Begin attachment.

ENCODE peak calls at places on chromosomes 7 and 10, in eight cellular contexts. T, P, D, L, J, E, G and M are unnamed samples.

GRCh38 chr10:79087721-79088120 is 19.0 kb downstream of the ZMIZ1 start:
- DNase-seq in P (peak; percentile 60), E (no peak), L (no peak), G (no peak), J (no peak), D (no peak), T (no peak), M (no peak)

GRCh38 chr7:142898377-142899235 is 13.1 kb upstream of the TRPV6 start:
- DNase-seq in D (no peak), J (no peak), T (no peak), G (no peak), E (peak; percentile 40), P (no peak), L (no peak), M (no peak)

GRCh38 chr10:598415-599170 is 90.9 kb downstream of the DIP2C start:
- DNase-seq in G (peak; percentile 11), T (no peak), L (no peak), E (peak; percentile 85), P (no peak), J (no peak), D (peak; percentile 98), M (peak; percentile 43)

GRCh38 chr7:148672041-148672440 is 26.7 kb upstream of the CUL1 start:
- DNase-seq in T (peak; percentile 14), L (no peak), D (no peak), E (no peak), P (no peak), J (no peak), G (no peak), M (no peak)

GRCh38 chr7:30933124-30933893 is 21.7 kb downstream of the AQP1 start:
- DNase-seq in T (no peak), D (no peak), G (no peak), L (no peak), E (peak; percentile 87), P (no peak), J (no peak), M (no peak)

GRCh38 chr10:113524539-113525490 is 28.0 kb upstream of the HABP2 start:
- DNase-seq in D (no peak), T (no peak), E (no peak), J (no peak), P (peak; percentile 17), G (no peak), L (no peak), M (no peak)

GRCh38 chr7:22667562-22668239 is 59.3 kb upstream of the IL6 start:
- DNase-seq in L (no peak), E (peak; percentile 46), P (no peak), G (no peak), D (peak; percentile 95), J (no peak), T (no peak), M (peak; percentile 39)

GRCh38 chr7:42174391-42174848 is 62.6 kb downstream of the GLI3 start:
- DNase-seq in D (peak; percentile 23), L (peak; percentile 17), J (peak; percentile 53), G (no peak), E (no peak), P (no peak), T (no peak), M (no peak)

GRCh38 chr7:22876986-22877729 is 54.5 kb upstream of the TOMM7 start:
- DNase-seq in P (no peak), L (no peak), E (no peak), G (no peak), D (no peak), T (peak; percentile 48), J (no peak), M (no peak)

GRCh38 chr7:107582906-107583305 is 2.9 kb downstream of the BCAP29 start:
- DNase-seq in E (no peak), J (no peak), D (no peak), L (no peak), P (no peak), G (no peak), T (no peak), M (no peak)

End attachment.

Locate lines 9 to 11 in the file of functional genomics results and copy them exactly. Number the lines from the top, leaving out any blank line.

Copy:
- DNase-seq in T (peak; percentile 14), L (no peak), D (no peak), E (no peak), P (no peak), J (no peak), G (no peak), M (no peak)

GRCh38 chr7:30933124-30933893 is 21.7 kb downstream of the AQP1 start:
- DNase-seq in T (no peak), D (no peak), G (no peak), L (no peak), E (peak; percentile 87), P (no peak), J (no peak), M (no peak)